This study analyses the effect of Kazakhstan’s 2003–2005 agricultural land reform on land rental and credit market participation. Although the reform declared an intention to facilitate efficient land alloca- tion, we observe a major land concentration. We analyze whether new land relations stimulated land sales and rental markets and made credit more accessible. Utilizing data from two independent surveys before and after private land ownership was introduced, we demonstrate that the reform did not affect the land sales market but reorganized the land-rental market in a top-down fashion with the state remaining the principal landlord. The reform did not achieve the goal of providing access to land for the more skilled producers and did little to facilitate the use of owned land as collateral. The reform achievements are modest and bolder steps will be necessary to improve the functioning of Kazakhstan’s agricultural land markets.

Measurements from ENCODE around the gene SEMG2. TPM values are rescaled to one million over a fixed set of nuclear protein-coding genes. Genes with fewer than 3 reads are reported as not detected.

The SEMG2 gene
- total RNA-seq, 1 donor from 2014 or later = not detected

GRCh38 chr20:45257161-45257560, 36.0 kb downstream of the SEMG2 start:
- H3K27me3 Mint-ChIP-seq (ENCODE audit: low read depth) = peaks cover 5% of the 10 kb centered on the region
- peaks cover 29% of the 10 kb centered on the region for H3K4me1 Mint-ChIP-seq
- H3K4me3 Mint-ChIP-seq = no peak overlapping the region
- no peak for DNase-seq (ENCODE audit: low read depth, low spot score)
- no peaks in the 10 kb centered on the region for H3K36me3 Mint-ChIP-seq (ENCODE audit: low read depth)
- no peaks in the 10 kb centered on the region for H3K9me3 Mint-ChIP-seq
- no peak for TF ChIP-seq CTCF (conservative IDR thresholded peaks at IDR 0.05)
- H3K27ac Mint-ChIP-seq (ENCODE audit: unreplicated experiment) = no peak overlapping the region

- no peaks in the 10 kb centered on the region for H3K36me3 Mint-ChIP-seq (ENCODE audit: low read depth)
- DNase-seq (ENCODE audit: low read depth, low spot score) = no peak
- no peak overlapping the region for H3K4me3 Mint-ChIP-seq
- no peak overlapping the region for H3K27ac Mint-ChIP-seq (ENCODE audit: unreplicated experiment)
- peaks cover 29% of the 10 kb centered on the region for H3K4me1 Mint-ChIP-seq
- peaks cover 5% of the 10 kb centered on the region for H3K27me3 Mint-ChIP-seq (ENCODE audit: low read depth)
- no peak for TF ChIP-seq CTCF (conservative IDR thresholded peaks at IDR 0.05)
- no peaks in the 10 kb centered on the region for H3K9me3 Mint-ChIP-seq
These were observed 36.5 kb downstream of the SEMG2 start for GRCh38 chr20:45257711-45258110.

Authors and Publishers
Vasyl Kvartiuk and Martin Petrick
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